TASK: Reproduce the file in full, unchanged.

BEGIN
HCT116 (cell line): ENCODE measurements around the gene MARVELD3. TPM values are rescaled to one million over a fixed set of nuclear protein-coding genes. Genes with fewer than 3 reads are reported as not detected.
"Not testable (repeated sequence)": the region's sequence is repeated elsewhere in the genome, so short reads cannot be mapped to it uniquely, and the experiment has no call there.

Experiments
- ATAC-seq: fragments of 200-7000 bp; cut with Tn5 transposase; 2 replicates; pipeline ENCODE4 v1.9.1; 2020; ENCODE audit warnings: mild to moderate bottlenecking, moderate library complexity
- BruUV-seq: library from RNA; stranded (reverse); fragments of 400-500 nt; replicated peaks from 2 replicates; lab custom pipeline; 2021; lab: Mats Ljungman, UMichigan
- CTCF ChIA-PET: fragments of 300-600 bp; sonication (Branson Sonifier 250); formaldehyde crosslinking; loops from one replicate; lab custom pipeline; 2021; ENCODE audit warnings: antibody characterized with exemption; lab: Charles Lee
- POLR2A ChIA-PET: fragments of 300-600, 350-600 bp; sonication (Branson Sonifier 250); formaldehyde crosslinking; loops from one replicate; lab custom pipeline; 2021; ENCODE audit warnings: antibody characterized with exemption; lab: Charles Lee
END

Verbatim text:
HCT116 (cell line): ENCODE measurements around the gene MARVELD3. TPM values are rescaled to one million over a fixed set of nuclear protein-coding genes. Genes with fewer than 3 reads are reported as not detected.
"Not testable (repeated sequence)": the region's sequence is repeated elsewhere in the genome, so short reads cannot be mapped to it uniquely, and the experiment has no call there.

Experiments
- ATAC-seq: fragments of 200-7000 bp; cut with Tn5 transposase; 2 replicates; pipeline ENCODE4 v1.9.1; 2020; ENCODE audit warnings: mild to moderate bottlenecking, moderate library complexity
- BruUV-seq: library from RNA; stranded (reverse); fragments of 400-500 nt; replicated peaks from 2 replicates; lab custom pipeline; 2021; lab: Mats Ljungman, UMichigan
- CTCF ChIA-PET: fragments of 300-600 bp; sonication (Branson Sonifier 250); formaldehyde crosslinking; loops from one replicate; lab custom pipeline; 2021; ENCODE audit warnings: antibody characterized with exemption; lab: Charles Lee
- POLR2A ChIA-PET: fragments of 300-600, 350-600 bp; sonication (Branson Sonifier 250); formaldehyde crosslinking; loops from one replicate; lab custom pipeline; 2021; ENCODE audit warnings: antibody characterized with exemption; lab: Charles Lee